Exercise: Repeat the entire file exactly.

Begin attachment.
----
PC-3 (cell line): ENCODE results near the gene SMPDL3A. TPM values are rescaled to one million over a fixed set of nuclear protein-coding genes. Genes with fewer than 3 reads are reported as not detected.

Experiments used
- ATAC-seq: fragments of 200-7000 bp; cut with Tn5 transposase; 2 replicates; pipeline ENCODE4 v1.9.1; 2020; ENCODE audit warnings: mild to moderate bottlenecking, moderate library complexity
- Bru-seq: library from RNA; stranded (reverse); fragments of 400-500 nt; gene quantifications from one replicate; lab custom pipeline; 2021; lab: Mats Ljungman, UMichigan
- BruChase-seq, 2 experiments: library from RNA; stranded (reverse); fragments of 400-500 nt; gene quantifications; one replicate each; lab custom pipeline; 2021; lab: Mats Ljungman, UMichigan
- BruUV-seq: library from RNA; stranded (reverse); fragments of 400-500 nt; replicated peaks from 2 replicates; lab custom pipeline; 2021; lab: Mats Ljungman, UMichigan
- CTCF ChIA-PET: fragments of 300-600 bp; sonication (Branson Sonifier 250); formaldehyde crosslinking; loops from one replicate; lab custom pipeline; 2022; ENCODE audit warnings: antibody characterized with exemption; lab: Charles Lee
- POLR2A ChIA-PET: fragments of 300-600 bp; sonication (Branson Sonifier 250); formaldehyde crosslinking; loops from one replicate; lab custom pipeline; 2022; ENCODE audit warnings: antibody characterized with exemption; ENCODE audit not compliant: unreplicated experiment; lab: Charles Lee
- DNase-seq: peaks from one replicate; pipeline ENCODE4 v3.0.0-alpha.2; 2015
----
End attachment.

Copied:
PC-3 (cell line): ENCODE results near the gene SMPDL3A. TPM values are rescaled to one million over a fixed set of nuclear protein-coding genes. Genes with fewer than 3 reads are reported as not detected.

Experiments used
- ATAC-seq: fragments of 200-7000 bp; cut with Tn5 transposase; 2 replicates; pipeline ENCODE4 v1.9.1; 2020; ENCODE audit warnings: mild to moderate bottlenecking, moderate library complexity
- Bru-seq: library from RNA; stranded (reverse); fragments of 400-500 nt; gene quantifications from one replicate; lab custom pipeline; 2021; lab: Mats Ljungman, UMichigan
- BruChase-seq, 2 experiments: library from RNA; stranded (reverse); fragments of 400-500 nt; gene quantifications; one replicate each; lab custom pipeline; 2021; lab: Mats Ljungman, UMichigan
- BruUV-seq: library from RNA; stranded (reverse); fragments of 400-500 nt; replicated peaks from 2 replicates; lab custom pipeline; 2021; lab: Mats Ljungman, UMichigan
- CTCF ChIA-PET: fragments of 300-600 bp; sonication (Branson Sonifier 250); formaldehyde crosslinking; loops from one replicate; lab custom pipeline; 2022; ENCODE audit warnings: antibody characterized with exemption; lab: Charles Lee
- POLR2A ChIA-PET: fragments of 300-600 bp; sonication (Branson Sonifier 250); formaldehyde crosslinking; loops from one replicate; lab custom pipeline; 2022; ENCODE audit warnings: antibody characterized with exemption; ENCODE audit not compliant: unreplicated experiment; lab: Charles Lee
- DNase-seq: peaks from one replicate; pipeline ENCODE4 v3.0.0-alpha.2; 2015